And these could be very bad indeed, Modern Westerners blithely invoke the idea of indigenous peoples as examples of a “harmony with nature.” Often, Christianity and Judaism are viewed as having inherited from the Bible a uniquely evil injunction to “subdue and dominate” the Earth.6 Other cultures, we are told, “live in harmony” with nature. But harmony is not an unequivocal term. The Algonquins, Iroquois, and other groups, for example, tortured and sacrificed to war gods captives from other tribes to maintain “harmony.”
But the most terrifying example of what the bare search for a natural harmony can mean, absent other considerations, occurred among the Aztecs. Like other Mesoamerican high cultures, the Aztecs thought the universe was created from the blood of the gods. Blood—human blood—was continually needed to prevent the original energy from getting out of kilter. Jacques Soustelle, an admiring but honest historian of Aztec ritual, describes the special sacrifices made to keep the heavens revolving:
The astronomer priest made a sign: a prisoner was stretched out on the stone. With a dull sound the flint knife opened his chest and in the gaping wound they spun the firestick, the tlequauitl. The miracle took place and the flame sprang up, born from this shattered breast; and amid shouts of joy messengers lit their torches at it and ran to carry the sacred fire to the four corners of the central valley. And so the world had escaped its end once more. But how heavy and blood-drenched a task it was for the priests and the warriors and the emperors, century after century to repel the unceasing onslaughts of the void.7
This too is harmony with nature, after a fashion. Even a multiculturalist may think, however, that there are limits to modern pluralism in the face of such practices.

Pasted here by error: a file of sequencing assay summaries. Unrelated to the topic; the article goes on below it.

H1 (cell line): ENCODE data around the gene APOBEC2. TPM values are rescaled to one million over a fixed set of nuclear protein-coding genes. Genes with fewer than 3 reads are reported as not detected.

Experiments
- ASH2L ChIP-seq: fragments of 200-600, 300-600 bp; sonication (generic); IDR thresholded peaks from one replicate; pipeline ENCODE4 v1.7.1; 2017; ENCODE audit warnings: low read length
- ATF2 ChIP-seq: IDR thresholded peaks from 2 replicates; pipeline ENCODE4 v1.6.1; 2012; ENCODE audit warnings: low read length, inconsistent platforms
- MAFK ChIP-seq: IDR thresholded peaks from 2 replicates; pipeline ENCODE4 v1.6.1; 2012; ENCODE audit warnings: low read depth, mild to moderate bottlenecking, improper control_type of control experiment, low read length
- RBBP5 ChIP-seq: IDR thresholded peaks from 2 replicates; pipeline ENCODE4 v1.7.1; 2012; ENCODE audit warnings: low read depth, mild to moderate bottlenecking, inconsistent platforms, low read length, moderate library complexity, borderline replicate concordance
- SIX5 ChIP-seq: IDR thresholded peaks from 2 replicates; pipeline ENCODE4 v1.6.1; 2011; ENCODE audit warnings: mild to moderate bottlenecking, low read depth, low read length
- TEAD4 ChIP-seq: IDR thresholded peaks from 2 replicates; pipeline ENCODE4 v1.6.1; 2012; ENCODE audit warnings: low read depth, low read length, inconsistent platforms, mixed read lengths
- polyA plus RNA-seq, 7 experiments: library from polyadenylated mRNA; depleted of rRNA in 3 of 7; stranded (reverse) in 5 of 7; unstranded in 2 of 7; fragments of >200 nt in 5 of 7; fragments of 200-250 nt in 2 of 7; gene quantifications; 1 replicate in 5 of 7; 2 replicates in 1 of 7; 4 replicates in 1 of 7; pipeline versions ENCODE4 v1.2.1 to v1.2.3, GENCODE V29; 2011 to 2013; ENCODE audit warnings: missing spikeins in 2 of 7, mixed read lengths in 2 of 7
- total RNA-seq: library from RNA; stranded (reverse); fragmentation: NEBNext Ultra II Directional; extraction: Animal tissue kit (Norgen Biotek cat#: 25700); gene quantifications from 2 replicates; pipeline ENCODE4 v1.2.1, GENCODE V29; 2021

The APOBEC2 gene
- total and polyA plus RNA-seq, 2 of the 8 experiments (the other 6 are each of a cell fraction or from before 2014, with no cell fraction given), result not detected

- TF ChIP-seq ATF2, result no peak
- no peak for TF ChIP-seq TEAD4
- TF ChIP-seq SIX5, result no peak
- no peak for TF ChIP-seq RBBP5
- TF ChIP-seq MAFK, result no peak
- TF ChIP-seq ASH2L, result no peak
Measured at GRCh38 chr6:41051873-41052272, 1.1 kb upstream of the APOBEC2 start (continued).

Black slavery is perhaps the most serious moral failure in the entire history of the Americas, but instead of being content to explore that failure, some of the revisionists feel obliged to go further. They affirm Afrocentric perspectives that the historical data cannot support. The constant warfare among African tribes, for example, was no worse than other tribal feuds. But tribal cultures cannot be recommended as much of an alternative, even to our increasingly violent urban civilization. Afrocentric curricula are unlikely to report such facts or, for example, the extent of Islamic involvement in the subjugation of black Africans. Islam is often presented in the United States as a black African alternative to white European Christianity. But this is true only in a relatively recent historical sense. North Africa in Saint Augustine’s time was pagan and Christian, and had acquired its Christianity without the military imposition of the faith often decried by contemporary writers. Islam, by contrast, arrived later, as masses of zealous Moslem crusaders conquered North Africa and much of Spain. In other words, Islam was a colonizing force in Africa, about half a millennium earlier than medieval Christianity. This earlier Islamic conquest is lost to the multicultural vulgate, however, because it has no use in contemporary partisan politics.
In addition to this early conquest, however, as any good historian knows, late medieval Islamic countries were far more active in the African slave trade than were Europeans. The comparative size of its atrocities does not absolve Europe in the slightest, since European principles should have resulted in better institutional safeguards against such sins”8 Yet recalling the unsavory facts about all parties involved serves the purpose of reminding us of the common human nature we all share. Northern “ice peoples”9 were not more inhumane than the people coming from the sun and heat of the Middle East; nor, for that matter, were they any worse than African chiefs who themselves captured and sold members of other tribes to the European and Middle Eastern slave traders. Sin and savagery are equal opportunity employers in the true sense of the terms.